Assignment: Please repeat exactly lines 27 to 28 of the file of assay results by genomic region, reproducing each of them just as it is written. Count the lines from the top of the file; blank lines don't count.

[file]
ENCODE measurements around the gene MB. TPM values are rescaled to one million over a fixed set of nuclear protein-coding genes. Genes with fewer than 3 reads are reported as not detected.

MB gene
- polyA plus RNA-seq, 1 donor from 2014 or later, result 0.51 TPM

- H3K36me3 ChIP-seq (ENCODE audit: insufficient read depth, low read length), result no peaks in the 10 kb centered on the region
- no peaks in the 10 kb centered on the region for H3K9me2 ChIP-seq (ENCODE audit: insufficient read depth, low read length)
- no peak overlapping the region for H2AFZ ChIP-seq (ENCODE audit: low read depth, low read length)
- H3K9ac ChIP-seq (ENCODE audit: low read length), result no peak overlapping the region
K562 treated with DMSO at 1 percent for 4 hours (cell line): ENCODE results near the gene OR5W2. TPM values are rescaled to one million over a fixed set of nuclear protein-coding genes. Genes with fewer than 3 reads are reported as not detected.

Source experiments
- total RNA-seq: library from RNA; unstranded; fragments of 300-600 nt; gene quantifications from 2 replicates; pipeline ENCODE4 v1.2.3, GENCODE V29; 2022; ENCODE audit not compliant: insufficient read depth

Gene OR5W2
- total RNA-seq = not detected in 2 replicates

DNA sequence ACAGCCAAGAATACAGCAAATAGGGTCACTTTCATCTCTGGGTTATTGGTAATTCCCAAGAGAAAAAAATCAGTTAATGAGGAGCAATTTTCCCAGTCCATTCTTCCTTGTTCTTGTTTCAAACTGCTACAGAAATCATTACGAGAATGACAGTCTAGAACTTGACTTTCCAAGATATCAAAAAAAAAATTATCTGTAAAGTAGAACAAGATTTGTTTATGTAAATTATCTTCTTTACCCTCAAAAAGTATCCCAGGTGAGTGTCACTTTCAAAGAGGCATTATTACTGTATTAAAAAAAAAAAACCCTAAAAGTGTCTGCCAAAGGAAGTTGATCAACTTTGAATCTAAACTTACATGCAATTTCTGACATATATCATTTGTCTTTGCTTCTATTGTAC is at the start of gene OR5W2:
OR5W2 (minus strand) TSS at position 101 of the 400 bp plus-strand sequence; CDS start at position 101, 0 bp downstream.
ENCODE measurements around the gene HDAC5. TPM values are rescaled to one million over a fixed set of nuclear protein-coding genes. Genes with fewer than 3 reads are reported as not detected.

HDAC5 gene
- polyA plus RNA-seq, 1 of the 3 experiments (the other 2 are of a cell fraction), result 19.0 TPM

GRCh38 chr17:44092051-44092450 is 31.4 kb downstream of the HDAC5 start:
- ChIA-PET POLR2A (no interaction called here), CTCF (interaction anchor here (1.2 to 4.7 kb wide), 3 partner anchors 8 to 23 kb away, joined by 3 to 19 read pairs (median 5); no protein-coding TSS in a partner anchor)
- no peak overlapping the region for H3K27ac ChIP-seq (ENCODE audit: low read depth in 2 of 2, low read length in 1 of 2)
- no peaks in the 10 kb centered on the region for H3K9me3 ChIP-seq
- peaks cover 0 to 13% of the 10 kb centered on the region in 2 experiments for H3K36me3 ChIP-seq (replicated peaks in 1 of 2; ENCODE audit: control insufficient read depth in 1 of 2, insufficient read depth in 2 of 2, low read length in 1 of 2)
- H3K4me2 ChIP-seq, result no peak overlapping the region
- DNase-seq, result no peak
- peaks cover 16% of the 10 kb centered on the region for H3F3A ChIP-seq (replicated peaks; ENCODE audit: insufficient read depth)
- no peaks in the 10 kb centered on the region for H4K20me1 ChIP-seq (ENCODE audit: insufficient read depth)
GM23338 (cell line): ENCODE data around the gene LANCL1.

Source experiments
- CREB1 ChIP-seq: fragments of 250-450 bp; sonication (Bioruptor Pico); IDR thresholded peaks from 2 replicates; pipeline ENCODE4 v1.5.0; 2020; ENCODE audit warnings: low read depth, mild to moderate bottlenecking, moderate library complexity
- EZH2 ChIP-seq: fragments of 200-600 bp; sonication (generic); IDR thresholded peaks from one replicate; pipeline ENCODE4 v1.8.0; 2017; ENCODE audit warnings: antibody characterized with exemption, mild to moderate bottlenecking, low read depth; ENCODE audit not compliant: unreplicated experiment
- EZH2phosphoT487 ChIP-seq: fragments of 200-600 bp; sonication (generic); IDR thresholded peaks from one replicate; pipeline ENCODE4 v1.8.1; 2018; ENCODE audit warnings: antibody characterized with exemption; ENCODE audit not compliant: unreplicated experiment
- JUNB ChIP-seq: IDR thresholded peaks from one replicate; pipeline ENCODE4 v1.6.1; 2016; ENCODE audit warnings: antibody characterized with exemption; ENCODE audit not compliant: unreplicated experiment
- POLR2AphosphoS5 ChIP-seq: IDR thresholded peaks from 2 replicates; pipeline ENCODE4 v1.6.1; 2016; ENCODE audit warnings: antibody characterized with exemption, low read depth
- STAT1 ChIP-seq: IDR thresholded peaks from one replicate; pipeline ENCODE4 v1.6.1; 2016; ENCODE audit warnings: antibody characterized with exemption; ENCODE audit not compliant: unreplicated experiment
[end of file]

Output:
GM23338 (cell line): ENCODE data around the gene LANCL1.

Source experiments